Peter M. Sensenig, Peace Clan: Mennonite Peacemaking in Somalia, Pickwick, Eugene, OR, 2016. 260 pp. $25.60. ISBN: 9781498231015.
What happens when sincere disciples of different faiths meet in weakness? That’s the question Peter M. Sensenig explores in Peace Clan: Mennonite Peacemaking in Somalia. In this volume, he documents the story of over sixty years of Mennonite witness and service in Somalia. Working from primary sources, Sensenig documents the relationships between Somali Muslims, pacifist Mennonite missionaries, and Mennonite Central Committee workers.
Drawing on the work of many who have taught conflict transformation and world religions, Sensenig often cites John Paul Lederach and Mark Gopin. He embraces the just peacemaking theory and practice pioneered by his mentor Glen Stassen at Fuller Theological Seminary, and he echoes the missiology of David Shenk; keeping one’s identity in Christ clear while welcoming and valuing the contribution of the other is a constant theme.
Mennonites in North America have long struggled with how to understand the calling of the Great Commission in relation to the Sermon on the Mount. Should we emphasize evangelism or service? In his strongest chapter, “Salt, Light and Deeds,” Sensenig uses the Mennonite experiences in Somalia as a lens to help us better understand Matthew 5:13–16. He argues that Mennonite peacemaking work in Somalia followed the mission Jesus gave his disciples to be a community of salt, light, and deeds. Mennonite peacemakers used these terms to describe their commitments: salt refers to communal practices that witness to Jesus the Prince of Peace, light points toward God’s saving work and elicits the cultural resources that will glorify God, and deeds refer to acts of service that reflect God’s concern for the well-being of people. The community that embodies these traits embodies an alternative to the violence of the powers. As Sensenig states, “In the Sermon on the Mount Jesus initiates a family whose means and ends are peace—in Somali terms, a peace clan” (92).
“What can it possibly mean when someone identifies as a Somali Muslim Mennonite?” Sensenig asks (220). He then argues that such a label is not an oxymoron if Mennonites are understood as a peace clan that provides the imaginative framework for Muslims and Mennonites to partner together. In this argument, he makes a distinction between the peace clan and the church. The peace clan centers its identity on peacemaking, while the church centers its identity on Jesus crucified and resurrected. If we understand Mennonites as a peace clan, then it is quite reasonable to think that it is possible to be a Somali Muslim Mennonite.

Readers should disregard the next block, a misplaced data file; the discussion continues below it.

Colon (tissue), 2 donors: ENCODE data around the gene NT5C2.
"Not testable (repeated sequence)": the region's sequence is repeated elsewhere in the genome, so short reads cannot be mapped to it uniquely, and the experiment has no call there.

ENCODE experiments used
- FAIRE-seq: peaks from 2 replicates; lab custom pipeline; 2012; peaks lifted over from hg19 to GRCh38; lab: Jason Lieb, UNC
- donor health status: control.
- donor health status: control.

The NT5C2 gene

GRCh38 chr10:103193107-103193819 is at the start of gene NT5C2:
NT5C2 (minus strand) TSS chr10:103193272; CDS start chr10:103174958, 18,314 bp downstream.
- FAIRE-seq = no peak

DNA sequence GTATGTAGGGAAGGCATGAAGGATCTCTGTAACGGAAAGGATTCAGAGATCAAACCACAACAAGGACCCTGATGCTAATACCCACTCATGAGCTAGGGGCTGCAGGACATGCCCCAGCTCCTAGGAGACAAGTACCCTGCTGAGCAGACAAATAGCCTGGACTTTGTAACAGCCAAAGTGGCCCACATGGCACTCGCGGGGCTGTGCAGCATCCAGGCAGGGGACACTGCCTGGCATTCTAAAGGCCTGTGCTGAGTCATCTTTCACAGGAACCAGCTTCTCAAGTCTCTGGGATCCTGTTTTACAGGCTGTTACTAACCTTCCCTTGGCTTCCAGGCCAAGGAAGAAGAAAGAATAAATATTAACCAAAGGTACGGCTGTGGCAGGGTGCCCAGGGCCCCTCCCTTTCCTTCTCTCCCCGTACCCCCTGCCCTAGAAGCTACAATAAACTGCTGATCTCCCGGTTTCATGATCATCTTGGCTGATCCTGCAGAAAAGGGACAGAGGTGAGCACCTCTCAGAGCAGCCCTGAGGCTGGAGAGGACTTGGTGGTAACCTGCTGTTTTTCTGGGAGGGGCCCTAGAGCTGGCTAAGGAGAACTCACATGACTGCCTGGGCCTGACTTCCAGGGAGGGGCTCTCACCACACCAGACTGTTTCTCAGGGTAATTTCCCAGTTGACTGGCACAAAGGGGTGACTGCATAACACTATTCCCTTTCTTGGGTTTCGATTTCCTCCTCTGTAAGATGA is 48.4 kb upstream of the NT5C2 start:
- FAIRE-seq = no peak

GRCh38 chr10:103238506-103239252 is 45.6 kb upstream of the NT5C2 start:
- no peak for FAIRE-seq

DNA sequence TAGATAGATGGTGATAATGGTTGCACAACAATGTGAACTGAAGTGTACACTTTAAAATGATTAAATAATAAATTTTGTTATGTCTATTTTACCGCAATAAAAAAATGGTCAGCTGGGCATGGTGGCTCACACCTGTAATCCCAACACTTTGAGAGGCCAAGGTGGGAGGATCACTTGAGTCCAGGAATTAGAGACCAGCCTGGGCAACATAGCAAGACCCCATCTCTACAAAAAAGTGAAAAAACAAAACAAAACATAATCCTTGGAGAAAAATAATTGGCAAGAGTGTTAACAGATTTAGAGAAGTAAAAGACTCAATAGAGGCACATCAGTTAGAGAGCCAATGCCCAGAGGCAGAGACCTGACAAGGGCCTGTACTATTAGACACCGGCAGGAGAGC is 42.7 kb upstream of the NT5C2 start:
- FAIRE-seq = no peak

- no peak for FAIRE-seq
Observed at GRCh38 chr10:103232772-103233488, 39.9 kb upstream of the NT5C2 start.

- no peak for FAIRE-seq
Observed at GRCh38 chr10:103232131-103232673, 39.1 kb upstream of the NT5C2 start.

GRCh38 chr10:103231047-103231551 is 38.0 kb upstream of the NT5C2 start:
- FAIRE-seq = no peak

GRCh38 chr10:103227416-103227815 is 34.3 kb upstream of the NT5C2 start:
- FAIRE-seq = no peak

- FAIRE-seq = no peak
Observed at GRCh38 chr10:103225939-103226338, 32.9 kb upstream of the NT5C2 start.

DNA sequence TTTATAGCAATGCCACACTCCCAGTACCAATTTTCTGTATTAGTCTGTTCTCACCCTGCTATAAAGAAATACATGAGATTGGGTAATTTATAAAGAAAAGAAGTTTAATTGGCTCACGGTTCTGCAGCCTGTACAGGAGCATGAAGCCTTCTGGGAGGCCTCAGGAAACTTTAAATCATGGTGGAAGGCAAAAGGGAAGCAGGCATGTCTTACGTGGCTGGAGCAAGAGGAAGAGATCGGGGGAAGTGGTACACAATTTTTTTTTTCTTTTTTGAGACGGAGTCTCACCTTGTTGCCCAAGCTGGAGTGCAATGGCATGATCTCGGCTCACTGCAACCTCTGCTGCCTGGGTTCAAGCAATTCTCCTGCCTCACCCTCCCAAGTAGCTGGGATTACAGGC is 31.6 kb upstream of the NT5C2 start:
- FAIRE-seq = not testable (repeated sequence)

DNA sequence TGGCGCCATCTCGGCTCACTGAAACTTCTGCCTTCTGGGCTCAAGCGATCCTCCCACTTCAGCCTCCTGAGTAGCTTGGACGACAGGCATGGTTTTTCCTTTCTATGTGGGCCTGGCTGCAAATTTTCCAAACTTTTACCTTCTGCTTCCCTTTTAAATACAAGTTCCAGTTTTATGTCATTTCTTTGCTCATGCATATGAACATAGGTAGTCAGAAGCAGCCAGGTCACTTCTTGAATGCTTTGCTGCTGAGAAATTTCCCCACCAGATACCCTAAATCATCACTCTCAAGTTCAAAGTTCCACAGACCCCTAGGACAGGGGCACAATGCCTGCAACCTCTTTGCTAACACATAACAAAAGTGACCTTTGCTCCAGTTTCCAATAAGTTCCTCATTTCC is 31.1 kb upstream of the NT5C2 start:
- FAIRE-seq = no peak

Sensenig quite rightly suggests that Mennonite peacemakers should draw on any and all sources for peacemaking. He makes a strong case for the resourcefulness of Sufi peacemaking traditions and encourages us to draw on Quranic sources, even as we return to biblical texts.
Peacemaking is something lived, even by Jesus. It is not singularly based on his teachings. From my Anabaptist theological perspective, however, peacemaking without Jesus, the one who returned grace and mercy even in the face of death, is powerless to bring forgiveness and reconciliation. Mennonite peacemakers in Somali lived what Dr. Larycia Hawkins calls “embodied solidarity”:1 knowing their suffering Lord, they were empowered to enter fully into the lives of their communities.
Mennonite institutions should consider making this text required reading for anyone engaged in theology, missiology, peacemaking, service, or witness in their many forms. Peacemakers from other traditions will also benefit from this research. Why? “Mennonites have understood rightly that the seeds of peace are sown in relationship, founded on the hope that God is calling out a peace clan who can teach one another how to walk in the light of the Lord” (235).
Jonathan Bornman is a consultant on Eastern Mennonite Missions’ Christian/Muslim Relations Team. He enjoys sharing life with his wife, Carol, in Lancaster, PA, and with friends from many nations.